Maganga and her fellow Amayi a Chitsanzo

One of the exemplary mothers, Jessie Maganga said they first faced strong resistance from the mothers of the girls because letting their kids into marriages was like taking off a huge burden of raising them.

“Poverty also was playing a huge role but we managed to slowly impress on them when we assisted with some of the kids’ basic academic needs,” she had said.

“Some were threatening us but with the help of the Male Champions, we managed to convince them that it is not only important for the future of their kids but also that it is illegal to allow an under-age child to get married.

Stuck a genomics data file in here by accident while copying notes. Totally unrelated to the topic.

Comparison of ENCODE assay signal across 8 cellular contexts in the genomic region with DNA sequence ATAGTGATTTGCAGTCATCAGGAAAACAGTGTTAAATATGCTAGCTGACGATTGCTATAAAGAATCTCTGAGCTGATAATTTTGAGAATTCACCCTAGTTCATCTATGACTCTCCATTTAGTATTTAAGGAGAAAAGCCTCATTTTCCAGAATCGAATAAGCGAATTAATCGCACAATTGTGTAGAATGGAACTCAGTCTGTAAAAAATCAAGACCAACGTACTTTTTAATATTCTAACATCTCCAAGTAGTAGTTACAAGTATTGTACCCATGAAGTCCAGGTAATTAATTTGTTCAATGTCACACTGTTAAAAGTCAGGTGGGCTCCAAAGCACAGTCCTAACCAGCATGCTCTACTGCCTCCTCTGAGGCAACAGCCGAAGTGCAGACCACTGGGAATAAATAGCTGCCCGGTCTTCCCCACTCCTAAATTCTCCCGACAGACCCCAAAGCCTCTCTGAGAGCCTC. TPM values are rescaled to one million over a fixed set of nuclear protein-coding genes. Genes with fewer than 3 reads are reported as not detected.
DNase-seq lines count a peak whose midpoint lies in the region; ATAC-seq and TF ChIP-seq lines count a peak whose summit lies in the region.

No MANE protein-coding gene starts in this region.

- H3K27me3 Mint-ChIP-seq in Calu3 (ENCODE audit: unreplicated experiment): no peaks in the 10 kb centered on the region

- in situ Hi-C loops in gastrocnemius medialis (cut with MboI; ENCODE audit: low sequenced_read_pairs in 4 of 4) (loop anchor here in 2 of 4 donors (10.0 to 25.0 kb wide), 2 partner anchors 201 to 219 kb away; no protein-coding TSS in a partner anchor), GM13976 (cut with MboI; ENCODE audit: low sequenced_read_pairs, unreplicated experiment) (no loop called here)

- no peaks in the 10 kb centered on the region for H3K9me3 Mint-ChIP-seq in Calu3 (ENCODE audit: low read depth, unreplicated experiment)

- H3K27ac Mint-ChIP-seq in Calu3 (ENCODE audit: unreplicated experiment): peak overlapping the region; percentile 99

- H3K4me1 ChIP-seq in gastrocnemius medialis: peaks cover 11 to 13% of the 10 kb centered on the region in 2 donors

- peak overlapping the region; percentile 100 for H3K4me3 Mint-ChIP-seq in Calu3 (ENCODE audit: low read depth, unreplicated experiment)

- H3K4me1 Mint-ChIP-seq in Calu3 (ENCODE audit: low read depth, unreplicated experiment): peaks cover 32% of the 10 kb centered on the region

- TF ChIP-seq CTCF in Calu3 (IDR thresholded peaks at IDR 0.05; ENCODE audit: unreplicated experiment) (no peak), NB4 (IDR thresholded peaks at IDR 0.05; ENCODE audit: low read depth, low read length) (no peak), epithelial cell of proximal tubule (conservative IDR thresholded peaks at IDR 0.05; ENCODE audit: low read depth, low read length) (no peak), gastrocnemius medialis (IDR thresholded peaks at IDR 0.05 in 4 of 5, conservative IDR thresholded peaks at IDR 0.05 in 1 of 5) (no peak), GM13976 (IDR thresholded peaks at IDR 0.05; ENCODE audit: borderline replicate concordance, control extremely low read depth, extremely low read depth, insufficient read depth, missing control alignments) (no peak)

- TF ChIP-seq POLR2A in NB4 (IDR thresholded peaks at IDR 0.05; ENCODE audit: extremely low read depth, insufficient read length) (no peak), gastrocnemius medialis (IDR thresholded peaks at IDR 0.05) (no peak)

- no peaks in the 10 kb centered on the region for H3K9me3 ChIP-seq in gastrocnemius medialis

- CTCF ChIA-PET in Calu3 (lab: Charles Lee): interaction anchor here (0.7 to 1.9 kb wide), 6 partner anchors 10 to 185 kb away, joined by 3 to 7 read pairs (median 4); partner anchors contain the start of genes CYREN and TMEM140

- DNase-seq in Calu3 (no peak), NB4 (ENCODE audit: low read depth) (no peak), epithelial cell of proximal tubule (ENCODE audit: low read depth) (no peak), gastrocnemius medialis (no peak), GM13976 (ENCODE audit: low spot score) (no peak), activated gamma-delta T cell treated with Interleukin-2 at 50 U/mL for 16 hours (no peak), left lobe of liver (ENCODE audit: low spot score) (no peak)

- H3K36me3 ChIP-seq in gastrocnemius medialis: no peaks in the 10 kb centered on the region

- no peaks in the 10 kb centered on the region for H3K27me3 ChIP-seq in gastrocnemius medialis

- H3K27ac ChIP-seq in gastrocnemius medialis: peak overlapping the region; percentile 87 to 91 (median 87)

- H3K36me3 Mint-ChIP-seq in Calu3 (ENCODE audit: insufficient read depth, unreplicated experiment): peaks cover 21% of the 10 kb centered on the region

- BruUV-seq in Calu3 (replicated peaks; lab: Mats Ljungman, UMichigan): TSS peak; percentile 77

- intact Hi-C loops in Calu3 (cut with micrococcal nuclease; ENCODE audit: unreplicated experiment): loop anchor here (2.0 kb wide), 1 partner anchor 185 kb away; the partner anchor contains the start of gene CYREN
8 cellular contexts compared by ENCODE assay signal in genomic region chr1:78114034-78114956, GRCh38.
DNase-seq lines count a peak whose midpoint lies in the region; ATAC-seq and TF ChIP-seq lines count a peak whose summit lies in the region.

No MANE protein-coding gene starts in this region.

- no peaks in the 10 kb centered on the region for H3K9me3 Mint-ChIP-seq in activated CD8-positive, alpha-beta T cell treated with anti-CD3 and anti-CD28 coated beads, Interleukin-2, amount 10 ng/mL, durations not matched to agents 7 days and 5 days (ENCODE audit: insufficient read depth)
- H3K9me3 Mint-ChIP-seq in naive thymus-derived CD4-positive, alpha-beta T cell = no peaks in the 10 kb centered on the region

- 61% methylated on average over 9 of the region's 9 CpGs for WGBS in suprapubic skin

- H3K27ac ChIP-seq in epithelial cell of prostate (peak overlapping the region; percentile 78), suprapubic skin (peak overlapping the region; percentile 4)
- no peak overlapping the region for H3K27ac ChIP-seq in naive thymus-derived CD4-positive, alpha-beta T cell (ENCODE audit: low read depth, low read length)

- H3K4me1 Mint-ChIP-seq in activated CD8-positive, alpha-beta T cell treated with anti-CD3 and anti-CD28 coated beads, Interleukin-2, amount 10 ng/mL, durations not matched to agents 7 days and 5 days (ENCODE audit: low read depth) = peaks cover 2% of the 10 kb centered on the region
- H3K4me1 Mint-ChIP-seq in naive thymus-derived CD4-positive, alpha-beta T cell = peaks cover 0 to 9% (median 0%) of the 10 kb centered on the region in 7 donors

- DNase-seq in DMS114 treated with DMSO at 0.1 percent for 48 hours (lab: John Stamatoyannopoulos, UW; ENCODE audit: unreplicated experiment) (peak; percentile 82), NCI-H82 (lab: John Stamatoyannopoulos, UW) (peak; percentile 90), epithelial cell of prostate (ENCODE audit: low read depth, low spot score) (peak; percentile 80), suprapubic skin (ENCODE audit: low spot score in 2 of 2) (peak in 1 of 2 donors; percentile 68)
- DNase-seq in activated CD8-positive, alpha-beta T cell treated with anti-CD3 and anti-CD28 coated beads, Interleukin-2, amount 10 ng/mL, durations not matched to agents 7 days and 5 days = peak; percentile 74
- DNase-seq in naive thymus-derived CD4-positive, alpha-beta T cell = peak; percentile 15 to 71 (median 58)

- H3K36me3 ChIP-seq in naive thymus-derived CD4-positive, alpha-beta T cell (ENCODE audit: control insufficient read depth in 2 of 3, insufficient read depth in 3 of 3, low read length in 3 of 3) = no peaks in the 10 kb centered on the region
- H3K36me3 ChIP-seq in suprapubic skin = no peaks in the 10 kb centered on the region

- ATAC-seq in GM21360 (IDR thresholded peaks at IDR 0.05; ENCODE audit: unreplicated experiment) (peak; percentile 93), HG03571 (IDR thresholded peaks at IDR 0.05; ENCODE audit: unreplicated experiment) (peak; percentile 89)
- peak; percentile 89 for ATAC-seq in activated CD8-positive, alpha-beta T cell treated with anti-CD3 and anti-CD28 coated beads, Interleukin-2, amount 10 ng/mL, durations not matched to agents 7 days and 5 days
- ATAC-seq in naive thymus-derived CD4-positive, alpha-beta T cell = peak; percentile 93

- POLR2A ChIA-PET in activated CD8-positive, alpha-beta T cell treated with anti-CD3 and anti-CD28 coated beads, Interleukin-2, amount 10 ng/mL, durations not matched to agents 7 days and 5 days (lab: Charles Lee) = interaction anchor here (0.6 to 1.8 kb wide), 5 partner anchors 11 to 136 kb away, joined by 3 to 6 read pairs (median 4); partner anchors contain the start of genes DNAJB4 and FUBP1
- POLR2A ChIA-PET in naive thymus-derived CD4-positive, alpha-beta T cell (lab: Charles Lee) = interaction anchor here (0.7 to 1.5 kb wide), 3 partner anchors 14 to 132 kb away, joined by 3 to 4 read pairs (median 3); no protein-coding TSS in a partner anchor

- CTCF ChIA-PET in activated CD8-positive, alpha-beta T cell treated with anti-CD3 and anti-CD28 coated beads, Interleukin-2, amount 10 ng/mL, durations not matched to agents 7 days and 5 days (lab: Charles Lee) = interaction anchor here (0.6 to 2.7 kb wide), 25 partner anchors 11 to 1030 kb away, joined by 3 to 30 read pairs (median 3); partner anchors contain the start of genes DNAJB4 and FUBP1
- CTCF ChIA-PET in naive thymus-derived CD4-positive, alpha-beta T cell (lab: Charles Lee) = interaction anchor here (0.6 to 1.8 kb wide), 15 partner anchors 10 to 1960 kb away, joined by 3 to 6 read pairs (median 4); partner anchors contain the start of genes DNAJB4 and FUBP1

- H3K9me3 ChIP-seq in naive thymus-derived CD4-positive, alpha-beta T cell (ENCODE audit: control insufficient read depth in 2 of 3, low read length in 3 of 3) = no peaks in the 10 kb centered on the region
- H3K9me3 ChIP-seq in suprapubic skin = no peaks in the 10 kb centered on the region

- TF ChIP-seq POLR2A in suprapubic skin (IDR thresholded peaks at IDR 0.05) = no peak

A girl child Beatrice Kapinga being interviewed
in Mulanje

“Thanks to our Group Kukada for standing firm and to Plan International Malawi for the support that helped us not to get discouraged,” she said.

The community volunteers’ chairperson Joseph Nakali confirmed that early child marriages have drastically been reduced but the fight is ongoing and asked for donors to assist them with how they can be generating more funds to keep the fire burning.

He said they need to be empowered with entrepreneurship skills so that they can establish a nursery school where kids of the learners can be looked after when their mothers are in school.

“On top of this programme we also meet twice a week with Group Kukada and other traditional leaders where we discuss and try to solve some of the ills affecting our communities,” he said.

T/A Mkanda’s and T/A Juma’s area have nine primary schools and five secondary schools.